Usually a sleepy affair, this year’s Hillsborough County Tax Collector’s race has been anything but.
Two Democrats will appear on Tuesday’s Democratic primary ballot — former School Board member April Griffin and Tax Collector executive Nancy Millan.
Griffin, long a lightning rod in Hillsborough politics, has faced an onslaught of attacks in the race, most significantly over her own tax record.
Public records with the office she seeks is showing Griffin was delinquent for years on property taxes on a Tampa home she and her husband owned until this month.
She also faced heat in a Tampa Bay Times report documenting a political action committee her husband established to support her candidacy, which is funded mostly through a New York-based political committee fueled by dark money.
Repeated attacks against Griffin highlight what has become in recent years her Achilles heel. Griffin, as a School Board member, led the charge in 2015 to oust then-superintendent MaryEllen Elia, a move that cost Hillsborough taxpayers about $1 million to buy out Elia’s contract.
The issue saw Hillsborough’s establishment class rally behind Elia, and many of those supporters are clearly still salty, now rallying behind Griffin’s opponent.
As Florida Politics’ columnist Joe Henderson pointed out, Millan’s endorsement list reads like a who’s who of Tampa political might: former Mayor Bob Buckhorn, U.S. Rep. Kathy Castor, former Florida CFO Alex Sink, Former State Senator and USF President Betty Castor, state Sen. Janet Cruz, County Commissioner Les Miller, and longtime Hillsborough Clerk Pat Frank. The Tampa Bay Times, whose editorial board supported Elia, also endorsed Millan.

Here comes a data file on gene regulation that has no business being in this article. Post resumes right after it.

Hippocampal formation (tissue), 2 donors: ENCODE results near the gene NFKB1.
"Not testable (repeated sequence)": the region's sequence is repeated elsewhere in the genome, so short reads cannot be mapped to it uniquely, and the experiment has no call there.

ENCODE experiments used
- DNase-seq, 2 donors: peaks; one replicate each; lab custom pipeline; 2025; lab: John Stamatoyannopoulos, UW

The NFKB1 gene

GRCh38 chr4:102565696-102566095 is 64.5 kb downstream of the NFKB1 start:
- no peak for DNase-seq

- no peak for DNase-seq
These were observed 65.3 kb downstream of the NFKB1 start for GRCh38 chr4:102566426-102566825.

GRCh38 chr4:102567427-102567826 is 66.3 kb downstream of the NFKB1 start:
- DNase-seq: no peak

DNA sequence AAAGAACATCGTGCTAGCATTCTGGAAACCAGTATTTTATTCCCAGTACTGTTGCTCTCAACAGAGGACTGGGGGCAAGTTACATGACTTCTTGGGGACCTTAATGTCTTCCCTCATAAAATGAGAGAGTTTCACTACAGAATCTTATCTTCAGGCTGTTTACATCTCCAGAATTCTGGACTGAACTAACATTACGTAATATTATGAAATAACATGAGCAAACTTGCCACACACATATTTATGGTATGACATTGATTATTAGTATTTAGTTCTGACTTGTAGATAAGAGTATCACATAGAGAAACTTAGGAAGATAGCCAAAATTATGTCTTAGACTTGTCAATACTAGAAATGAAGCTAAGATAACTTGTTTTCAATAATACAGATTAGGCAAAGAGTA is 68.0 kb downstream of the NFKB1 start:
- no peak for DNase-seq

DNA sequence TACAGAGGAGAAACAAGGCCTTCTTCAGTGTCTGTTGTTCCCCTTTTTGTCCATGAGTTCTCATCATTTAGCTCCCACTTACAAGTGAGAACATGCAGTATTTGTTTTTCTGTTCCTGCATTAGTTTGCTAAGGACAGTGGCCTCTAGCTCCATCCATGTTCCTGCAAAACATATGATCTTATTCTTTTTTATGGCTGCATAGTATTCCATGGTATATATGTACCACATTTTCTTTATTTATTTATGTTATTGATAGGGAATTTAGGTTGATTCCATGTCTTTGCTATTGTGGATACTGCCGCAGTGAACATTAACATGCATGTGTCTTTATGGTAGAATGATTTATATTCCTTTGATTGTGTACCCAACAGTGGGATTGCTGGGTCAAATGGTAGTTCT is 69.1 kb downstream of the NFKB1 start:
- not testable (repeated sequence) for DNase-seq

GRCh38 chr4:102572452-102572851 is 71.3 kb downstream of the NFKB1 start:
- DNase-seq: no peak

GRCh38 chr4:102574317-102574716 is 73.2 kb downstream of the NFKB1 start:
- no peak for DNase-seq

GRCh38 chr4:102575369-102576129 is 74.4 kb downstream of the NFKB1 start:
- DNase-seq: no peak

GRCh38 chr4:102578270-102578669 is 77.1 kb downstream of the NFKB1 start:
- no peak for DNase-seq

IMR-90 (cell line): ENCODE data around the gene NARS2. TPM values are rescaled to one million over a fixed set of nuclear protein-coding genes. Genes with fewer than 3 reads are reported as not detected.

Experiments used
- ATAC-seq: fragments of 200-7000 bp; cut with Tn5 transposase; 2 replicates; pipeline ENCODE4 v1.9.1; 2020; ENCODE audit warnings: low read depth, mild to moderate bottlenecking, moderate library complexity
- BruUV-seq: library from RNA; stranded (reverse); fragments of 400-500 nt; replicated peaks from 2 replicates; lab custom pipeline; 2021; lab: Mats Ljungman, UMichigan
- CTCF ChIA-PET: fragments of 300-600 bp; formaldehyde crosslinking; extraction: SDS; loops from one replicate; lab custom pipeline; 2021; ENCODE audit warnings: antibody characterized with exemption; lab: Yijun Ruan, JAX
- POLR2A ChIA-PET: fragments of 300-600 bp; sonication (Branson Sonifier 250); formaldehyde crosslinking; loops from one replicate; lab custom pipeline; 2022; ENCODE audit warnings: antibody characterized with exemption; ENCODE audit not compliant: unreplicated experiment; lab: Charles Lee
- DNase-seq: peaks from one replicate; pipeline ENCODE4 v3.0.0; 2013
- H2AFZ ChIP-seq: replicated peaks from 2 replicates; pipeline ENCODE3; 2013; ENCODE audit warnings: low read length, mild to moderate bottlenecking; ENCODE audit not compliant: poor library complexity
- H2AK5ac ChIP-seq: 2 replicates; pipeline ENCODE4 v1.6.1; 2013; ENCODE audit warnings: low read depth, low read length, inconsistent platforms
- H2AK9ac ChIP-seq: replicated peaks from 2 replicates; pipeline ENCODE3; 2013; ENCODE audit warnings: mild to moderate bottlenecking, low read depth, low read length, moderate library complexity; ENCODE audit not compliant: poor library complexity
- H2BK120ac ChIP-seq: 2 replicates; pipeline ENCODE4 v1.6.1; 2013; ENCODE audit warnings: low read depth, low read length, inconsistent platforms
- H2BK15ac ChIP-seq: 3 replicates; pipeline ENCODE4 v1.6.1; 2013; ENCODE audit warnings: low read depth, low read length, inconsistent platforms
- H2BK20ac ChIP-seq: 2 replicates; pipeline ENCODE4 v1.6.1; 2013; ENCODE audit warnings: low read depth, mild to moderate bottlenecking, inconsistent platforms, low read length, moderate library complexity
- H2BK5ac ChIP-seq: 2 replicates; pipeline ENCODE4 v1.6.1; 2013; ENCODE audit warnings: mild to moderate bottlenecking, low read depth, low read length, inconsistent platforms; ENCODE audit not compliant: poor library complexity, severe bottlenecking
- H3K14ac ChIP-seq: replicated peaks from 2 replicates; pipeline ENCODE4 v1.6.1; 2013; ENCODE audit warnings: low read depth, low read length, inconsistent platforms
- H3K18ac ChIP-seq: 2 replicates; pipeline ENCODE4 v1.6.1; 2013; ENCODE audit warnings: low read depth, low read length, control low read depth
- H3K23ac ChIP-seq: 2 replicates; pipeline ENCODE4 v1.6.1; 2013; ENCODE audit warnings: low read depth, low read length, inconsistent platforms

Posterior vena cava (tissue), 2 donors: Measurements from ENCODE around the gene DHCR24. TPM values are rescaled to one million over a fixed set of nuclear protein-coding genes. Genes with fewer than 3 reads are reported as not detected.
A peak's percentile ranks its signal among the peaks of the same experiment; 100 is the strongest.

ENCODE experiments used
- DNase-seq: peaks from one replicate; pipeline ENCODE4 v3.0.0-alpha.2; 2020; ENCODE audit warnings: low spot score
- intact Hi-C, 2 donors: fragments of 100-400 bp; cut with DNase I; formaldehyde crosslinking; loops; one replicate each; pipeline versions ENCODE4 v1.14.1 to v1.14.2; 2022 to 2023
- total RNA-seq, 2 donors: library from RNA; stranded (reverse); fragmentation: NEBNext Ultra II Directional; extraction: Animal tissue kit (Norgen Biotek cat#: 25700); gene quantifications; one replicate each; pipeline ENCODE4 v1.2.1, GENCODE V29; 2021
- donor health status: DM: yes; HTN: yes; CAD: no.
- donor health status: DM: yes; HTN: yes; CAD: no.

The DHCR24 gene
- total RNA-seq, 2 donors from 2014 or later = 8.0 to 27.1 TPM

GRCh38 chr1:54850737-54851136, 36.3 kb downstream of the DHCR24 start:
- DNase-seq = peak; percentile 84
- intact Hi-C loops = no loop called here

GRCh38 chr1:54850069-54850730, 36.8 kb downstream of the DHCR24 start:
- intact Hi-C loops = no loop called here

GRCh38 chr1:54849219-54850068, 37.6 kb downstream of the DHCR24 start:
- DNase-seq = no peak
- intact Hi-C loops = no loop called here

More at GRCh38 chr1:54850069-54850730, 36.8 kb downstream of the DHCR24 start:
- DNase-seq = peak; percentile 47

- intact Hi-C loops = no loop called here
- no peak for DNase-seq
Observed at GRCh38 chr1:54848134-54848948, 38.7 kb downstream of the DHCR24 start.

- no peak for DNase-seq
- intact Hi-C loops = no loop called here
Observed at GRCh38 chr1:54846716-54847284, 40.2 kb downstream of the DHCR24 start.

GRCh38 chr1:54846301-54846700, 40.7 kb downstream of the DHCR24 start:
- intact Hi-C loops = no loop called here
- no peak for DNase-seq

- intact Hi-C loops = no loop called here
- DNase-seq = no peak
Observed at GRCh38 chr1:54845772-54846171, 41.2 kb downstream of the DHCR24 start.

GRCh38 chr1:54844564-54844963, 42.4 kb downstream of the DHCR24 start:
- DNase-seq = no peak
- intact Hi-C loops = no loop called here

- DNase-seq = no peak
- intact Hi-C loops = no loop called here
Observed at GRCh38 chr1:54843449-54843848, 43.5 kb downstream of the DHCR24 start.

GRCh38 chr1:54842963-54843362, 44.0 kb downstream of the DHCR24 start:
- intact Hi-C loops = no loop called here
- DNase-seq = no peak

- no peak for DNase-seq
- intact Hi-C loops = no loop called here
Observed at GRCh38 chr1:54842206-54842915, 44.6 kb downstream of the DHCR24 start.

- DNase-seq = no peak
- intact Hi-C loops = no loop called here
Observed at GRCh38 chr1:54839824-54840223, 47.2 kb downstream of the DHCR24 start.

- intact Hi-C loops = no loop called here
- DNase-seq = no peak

Even former Tampa Mayor Pam Iorio chimed in last week with an endorsement for Millan.
The money followed. Millan raised $158,995, far surpassing Griffin’s $59,659.
But none of that counts Griffin out. She has survived attacks before, garnering community support even as the political class vows a takedown. When she ran for a third term on the School Board, Griffin won easily despite her enemies’ efforts to dethrone her. In all, she’s undefeated in three countywide elections.
Still, her race this time around could present a political challenge like none other with money flowing and negative attacks flooding the race.
Whoever emerges victorious Tuesday will still have another fight on their hands. The winner will face Republican TK Mathew in the Nov. 3 general election.
Candidates are running to replace incumbent Doug Belden, who has held the seat since 1998 and is retiring.
Belden endorsed Millan.